“Only one way to do this” I thought as I dove in fork first, and to no real great surprise, it was jaw-droppingly delicious. Once you got through the half inch of fat (in itself very tasty), you came across the most extraordinary flesh within the cheek.  Meltingly tender and sweet.

And thanks to the aesthetic, it was all mine as the girl picked at the left overs of charcuterie and squid.

Lamaro’s has reinvented intself, not only as a bodega, but a bloody good one at that. With a respect for the animal that encourages nose-to-tail cooking, and a courageous approach by the head chef, the South Melbourne locals will be welcoming their new local.




03 9690 3737

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Take me to the moon.


Yep, they really are worth waiting for.

The latest ‘must queue’ item in Melbourne, tucked away amongst the back streets of Fitzroy, is not a re-interpretation of a childhood classic (shout out to Freak-shakes), or a fusion of of two equally amazing, yet not at all compatible pastries (duffins and cronuts – thanks but no thanks, and wtf is a muffle?).  No, its time to talk about the humble croissant.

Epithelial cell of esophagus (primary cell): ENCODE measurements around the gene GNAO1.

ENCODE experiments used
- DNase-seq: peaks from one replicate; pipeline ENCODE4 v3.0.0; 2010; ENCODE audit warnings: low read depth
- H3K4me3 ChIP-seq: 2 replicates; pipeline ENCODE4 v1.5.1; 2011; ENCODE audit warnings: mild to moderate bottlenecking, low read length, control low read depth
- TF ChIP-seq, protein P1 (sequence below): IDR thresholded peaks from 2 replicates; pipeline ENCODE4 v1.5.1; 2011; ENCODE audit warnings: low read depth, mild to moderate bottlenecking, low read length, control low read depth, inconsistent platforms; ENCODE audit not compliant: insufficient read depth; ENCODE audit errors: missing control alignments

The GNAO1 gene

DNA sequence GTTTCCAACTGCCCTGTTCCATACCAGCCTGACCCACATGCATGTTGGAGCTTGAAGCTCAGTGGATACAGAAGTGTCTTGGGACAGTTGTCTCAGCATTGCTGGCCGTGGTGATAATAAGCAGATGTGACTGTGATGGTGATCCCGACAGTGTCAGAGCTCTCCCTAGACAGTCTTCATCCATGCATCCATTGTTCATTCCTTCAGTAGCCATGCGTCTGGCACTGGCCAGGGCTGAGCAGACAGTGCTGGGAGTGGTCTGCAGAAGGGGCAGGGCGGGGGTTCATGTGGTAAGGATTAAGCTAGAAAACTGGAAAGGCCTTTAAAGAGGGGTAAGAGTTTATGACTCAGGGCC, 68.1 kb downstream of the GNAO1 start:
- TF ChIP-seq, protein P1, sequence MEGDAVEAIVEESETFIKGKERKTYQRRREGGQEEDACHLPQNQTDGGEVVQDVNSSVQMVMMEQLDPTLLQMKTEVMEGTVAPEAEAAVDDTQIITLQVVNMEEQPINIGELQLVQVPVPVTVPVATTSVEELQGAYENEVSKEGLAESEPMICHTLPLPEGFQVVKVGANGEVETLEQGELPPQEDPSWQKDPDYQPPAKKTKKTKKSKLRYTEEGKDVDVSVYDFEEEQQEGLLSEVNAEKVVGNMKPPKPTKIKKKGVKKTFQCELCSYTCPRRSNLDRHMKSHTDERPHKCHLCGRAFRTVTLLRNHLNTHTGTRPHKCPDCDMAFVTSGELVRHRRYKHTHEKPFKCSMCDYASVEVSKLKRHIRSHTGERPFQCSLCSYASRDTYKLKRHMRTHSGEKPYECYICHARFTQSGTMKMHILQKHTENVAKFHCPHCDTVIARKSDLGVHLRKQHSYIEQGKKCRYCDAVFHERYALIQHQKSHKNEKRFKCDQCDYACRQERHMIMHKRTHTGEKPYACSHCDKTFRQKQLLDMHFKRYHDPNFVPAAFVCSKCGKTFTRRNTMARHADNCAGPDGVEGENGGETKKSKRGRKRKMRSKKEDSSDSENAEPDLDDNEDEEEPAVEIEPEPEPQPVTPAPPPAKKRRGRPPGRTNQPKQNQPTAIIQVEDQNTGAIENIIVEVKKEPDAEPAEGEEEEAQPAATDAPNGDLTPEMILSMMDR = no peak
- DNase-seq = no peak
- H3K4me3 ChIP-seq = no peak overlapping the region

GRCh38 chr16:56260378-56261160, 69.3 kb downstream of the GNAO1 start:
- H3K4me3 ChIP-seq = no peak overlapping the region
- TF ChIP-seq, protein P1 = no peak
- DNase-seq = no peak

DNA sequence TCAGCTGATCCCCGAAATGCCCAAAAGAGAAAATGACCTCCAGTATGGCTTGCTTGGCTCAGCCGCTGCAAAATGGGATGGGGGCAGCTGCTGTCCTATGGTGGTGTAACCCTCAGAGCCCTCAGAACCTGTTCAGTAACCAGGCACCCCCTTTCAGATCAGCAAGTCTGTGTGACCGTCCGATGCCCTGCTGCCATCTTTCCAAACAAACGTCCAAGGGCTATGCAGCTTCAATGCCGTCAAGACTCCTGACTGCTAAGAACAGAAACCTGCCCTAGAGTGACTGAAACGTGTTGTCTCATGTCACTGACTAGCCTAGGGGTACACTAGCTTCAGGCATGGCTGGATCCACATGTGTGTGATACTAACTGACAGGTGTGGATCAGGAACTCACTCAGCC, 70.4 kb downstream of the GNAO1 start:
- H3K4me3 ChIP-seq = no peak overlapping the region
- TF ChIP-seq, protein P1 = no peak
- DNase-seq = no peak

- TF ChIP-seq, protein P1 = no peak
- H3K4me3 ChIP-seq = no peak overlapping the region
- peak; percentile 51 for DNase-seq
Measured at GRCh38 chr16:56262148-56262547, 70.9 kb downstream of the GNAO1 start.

Except these bad boys are far from humble.  Surgically constructed in a laboratory warehouse, one can view these baby rolls of butter and pastry from behind the viewing glass, whilst queuing for a good hour and debating whether ti cut your losses to babka around the corner.

Stick it out weary traveller.  These are not just croissants, they are half-moons of centuries-old traditional French boulangeries, tucked away within fashionably chic cardboard boxes, emblazoned with Lune, that you will be proud to brandish as you walk up and down Brunswick Street.

And judging by the strong buttery taste, you best you do another lap.


Lune Croissanterie
119 Rose St, Fitzroy

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L’Hotel Gitan

L’Hotel GItan

The last place you’d look.

Dirty Commercial Road is not the first place you think of when searching for authentic French cuisine in Melbourne, but it is here that Jacques Reymond has successfully merged gastro pub and French bistro with L’Hotel Gitan.

From a gastro pub perspective, it is charmingly relaxed, but with white-papered table clothes and dark wood furniture, it feels fancy without stuffy. In terms of bistro, the dishes are simple and honest, without fancy technique, but also without the overbearing richness with which much French food is associated. Each dish is fresh, and clean, and sauces, the trademark of the French, are designed to compliment rather than outshine the principle.